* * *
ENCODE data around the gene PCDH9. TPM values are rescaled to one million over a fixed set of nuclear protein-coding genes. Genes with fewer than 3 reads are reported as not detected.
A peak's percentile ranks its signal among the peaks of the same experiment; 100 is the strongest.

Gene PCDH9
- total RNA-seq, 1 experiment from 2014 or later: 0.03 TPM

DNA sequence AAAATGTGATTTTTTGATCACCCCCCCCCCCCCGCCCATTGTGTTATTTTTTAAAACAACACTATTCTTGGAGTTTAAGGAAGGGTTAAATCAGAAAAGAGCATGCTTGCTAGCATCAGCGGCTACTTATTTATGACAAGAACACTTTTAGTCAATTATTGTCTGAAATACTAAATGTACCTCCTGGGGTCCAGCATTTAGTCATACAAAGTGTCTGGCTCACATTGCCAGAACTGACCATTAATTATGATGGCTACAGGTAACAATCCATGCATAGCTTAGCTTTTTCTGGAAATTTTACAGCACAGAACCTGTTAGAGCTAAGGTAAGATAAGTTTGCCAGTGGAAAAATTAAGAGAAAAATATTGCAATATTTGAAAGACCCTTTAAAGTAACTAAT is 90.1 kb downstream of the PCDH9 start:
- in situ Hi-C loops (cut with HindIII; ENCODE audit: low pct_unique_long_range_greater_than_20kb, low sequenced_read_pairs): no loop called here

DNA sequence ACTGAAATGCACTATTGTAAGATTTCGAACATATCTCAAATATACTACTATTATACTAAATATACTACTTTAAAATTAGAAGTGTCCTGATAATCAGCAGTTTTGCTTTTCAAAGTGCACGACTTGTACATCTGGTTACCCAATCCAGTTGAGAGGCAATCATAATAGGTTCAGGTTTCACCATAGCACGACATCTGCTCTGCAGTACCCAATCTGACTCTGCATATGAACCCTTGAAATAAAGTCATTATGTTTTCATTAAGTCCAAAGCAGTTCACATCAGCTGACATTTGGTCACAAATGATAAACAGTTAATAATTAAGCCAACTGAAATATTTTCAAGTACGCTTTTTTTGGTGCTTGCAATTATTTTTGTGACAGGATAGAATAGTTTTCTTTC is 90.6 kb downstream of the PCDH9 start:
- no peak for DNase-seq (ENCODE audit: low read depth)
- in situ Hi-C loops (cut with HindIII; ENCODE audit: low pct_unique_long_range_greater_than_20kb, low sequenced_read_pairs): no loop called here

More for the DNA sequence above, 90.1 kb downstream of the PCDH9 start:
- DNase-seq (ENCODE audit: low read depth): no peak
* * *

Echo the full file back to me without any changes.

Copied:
ENCODE data around the gene PCDH9. TPM values are rescaled to one million over a fixed set of nuclear protein-coding genes. Genes with fewer than 3 reads are reported as not detected.
A peak's percentile ranks its signal among the peaks of the same experiment; 100 is the strongest.

Gene PCDH9
- total RNA-seq, 1 experiment from 2014 or later: 0.03 TPM

DNA sequence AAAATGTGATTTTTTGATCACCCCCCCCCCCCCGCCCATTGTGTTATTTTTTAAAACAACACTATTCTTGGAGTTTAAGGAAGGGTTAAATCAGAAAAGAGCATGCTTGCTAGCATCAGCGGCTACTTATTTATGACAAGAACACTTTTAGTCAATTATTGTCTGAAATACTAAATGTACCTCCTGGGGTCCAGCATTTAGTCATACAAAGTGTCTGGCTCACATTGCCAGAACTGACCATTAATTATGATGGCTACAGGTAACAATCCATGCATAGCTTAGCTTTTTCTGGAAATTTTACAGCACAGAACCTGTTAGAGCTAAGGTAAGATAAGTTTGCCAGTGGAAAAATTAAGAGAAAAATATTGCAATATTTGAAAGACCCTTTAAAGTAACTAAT is 90.1 kb downstream of the PCDH9 start:
- in situ Hi-C loops (cut with HindIII; ENCODE audit: low pct_unique_long_range_greater_than_20kb, low sequenced_read_pairs): no loop called here

DNA sequence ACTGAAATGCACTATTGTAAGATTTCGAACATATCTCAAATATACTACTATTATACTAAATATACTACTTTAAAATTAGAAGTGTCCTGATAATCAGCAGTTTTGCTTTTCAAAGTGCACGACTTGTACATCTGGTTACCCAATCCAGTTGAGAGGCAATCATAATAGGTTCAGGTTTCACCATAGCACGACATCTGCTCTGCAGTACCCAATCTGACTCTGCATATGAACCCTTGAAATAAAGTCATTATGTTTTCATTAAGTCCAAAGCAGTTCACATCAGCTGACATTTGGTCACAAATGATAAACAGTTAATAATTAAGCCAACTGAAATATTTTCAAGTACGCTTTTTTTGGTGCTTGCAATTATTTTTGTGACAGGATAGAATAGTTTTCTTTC is 90.6 kb downstream of the PCDH9 start:
- no peak for DNase-seq (ENCODE audit: low read depth)
- in situ Hi-C loops (cut with HindIII; ENCODE audit: low pct_unique_long_range_greater_than_20kb, low sequenced_read_pairs): no loop called here

More for the DNA sequence above, 90.1 kb downstream of the PCDH9 start:
- DNase-seq (ENCODE audit: low read depth): no peak